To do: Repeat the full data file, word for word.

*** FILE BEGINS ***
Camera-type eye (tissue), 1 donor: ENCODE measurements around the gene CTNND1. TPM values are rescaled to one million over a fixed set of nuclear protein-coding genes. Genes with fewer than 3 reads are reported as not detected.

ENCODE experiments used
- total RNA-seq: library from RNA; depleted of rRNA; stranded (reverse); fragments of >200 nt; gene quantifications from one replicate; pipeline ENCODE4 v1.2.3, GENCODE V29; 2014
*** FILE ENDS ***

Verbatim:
Camera-type eye (tissue), 1 donor: ENCODE measurements around the gene CTNND1. TPM values are rescaled to one million over a fixed set of nuclear protein-coding genes. Genes with fewer than 3 reads are reported as not detected.

ENCODE experiments used
- total RNA-seq: library from RNA; depleted of rRNA; stranded (reverse); fragments of >200 nt; gene quantifications from one replicate; pipeline ENCODE4 v1.2.3, GENCODE V29; 2014